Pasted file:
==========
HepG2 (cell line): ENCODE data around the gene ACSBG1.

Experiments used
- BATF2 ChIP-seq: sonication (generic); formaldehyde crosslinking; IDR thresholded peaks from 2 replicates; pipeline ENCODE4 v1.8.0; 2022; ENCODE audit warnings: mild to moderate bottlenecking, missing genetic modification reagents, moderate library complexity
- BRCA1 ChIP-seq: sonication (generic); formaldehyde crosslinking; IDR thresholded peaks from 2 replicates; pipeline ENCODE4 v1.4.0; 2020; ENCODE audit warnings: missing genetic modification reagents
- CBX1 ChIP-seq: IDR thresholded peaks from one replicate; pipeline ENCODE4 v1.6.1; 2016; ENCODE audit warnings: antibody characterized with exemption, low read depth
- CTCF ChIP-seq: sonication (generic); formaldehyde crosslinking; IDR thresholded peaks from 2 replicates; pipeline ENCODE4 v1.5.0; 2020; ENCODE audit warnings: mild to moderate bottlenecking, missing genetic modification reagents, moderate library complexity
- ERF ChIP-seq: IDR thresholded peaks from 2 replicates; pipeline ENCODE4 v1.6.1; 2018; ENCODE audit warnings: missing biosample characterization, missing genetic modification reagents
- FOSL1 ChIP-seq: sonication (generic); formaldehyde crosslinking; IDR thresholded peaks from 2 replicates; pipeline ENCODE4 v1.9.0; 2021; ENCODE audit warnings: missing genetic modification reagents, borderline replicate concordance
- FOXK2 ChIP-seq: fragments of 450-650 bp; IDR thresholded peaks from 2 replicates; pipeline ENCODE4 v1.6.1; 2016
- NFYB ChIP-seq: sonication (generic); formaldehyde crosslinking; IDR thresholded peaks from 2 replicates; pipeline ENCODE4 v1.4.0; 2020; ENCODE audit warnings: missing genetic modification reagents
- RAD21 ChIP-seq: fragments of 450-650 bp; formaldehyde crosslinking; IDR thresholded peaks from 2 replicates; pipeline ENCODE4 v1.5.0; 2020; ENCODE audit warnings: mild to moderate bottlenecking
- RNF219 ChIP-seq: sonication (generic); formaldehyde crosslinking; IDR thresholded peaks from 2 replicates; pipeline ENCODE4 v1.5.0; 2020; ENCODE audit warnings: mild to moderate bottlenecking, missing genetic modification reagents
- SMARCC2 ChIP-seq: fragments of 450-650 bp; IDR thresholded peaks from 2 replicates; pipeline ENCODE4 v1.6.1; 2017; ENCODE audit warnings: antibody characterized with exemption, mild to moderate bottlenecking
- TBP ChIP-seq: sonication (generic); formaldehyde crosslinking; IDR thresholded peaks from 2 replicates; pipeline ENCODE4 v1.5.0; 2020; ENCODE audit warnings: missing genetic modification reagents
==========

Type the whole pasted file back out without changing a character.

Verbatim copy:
HepG2 (cell line): ENCODE data around the gene ACSBG1.

Experiments used
- BATF2 ChIP-seq: sonication (generic); formaldehyde crosslinking; IDR thresholded peaks from 2 replicates; pipeline ENCODE4 v1.8.0; 2022; ENCODE audit warnings: mild to moderate bottlenecking, missing genetic modification reagents, moderate library complexity
- BRCA1 ChIP-seq: sonication (generic); formaldehyde crosslinking; IDR thresholded peaks from 2 replicates; pipeline ENCODE4 v1.4.0; 2020; ENCODE audit warnings: missing genetic modification reagents
- CBX1 ChIP-seq: IDR thresholded peaks from one replicate; pipeline ENCODE4 v1.6.1; 2016; ENCODE audit warnings: antibody characterized with exemption, low read depth
- CTCF ChIP-seq: sonication (generic); formaldehyde crosslinking; IDR thresholded peaks from 2 replicates; pipeline ENCODE4 v1.5.0; 2020; ENCODE audit warnings: mild to moderate bottlenecking, missing genetic modification reagents, moderate library complexity
- ERF ChIP-seq: IDR thresholded peaks from 2 replicates; pipeline ENCODE4 v1.6.1; 2018; ENCODE audit warnings: missing biosample characterization, missing genetic modification reagents
- FOSL1 ChIP-seq: sonication (generic); formaldehyde crosslinking; IDR thresholded peaks from 2 replicates; pipeline ENCODE4 v1.9.0; 2021; ENCODE audit warnings: missing genetic modification reagents, borderline replicate concordance
- FOXK2 ChIP-seq: fragments of 450-650 bp; IDR thresholded peaks from 2 replicates; pipeline ENCODE4 v1.6.1; 2016
- NFYB ChIP-seq: sonication (generic); formaldehyde crosslinking; IDR thresholded peaks from 2 replicates; pipeline ENCODE4 v1.4.0; 2020; ENCODE audit warnings: missing genetic modification reagents
- RAD21 ChIP-seq: fragments of 450-650 bp; formaldehyde crosslinking; IDR thresholded peaks from 2 replicates; pipeline ENCODE4 v1.5.0; 2020; ENCODE audit warnings: mild to moderate bottlenecking
- RNF219 ChIP-seq: sonication (generic); formaldehyde crosslinking; IDR thresholded peaks from 2 replicates; pipeline ENCODE4 v1.5.0; 2020; ENCODE audit warnings: mild to moderate bottlenecking, missing genetic modification reagents
- SMARCC2 ChIP-seq: fragments of 450-650 bp; IDR thresholded peaks from 2 replicates; pipeline ENCODE4 v1.6.1; 2017; ENCODE audit warnings: antibody characterized with exemption, mild to moderate bottlenecking
- TBP ChIP-seq: sonication (generic); formaldehyde crosslinking; IDR thresholded peaks from 2 replicates; pipeline ENCODE4 v1.5.0; 2020; ENCODE audit warnings: missing genetic modification reagents